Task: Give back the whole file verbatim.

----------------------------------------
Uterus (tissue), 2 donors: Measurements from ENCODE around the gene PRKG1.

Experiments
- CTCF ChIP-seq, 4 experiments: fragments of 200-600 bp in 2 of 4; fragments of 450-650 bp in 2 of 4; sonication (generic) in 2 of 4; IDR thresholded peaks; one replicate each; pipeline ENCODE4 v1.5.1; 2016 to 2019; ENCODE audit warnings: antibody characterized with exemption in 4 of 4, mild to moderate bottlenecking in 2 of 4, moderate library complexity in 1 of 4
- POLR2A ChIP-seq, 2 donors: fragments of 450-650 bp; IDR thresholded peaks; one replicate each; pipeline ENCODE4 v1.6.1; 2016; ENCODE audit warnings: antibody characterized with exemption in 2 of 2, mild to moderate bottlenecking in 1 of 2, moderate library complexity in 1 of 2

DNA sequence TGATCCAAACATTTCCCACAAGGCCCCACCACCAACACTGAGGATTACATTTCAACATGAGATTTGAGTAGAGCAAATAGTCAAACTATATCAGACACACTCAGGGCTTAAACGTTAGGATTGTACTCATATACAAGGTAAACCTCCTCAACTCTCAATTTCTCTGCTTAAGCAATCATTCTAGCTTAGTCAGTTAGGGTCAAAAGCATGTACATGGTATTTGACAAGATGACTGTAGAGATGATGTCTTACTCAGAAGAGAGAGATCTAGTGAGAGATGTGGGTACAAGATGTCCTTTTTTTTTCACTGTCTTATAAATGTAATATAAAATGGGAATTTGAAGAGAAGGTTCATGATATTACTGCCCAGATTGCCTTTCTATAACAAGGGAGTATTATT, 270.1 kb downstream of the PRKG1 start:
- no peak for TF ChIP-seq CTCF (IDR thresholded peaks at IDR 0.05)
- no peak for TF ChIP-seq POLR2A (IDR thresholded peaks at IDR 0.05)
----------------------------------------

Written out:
Uterus (tissue), 2 donors: Measurements from ENCODE around the gene PRKG1.

Experiments
- CTCF ChIP-seq, 4 experiments: fragments of 200-600 bp in 2 of 4; fragments of 450-650 bp in 2 of 4; sonication (generic) in 2 of 4; IDR thresholded peaks; one replicate each; pipeline ENCODE4 v1.5.1; 2016 to 2019; ENCODE audit warnings: antibody characterized with exemption in 4 of 4, mild to moderate bottlenecking in 2 of 4, moderate library complexity in 1 of 4
- POLR2A ChIP-seq, 2 donors: fragments of 450-650 bp; IDR thresholded peaks; one replicate each; pipeline ENCODE4 v1.6.1; 2016; ENCODE audit warnings: antibody characterized with exemption in 2 of 2, mild to moderate bottlenecking in 1 of 2, moderate library complexity in 1 of 2

DNA sequence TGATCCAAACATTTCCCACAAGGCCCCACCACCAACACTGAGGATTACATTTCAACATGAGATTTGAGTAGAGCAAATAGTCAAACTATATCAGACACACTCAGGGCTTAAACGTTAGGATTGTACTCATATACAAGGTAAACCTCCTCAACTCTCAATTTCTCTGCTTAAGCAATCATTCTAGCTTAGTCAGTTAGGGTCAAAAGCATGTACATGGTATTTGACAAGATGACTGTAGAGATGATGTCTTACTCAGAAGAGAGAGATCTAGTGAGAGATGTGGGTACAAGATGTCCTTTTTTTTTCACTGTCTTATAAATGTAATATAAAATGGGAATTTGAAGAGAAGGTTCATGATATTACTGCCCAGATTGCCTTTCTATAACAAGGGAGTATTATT, 270.1 kb downstream of the PRKG1 start:
- no peak for TF ChIP-seq CTCF (IDR thresholded peaks at IDR 0.05)
- no peak for TF ChIP-seq POLR2A (IDR thresholded peaks at IDR 0.05)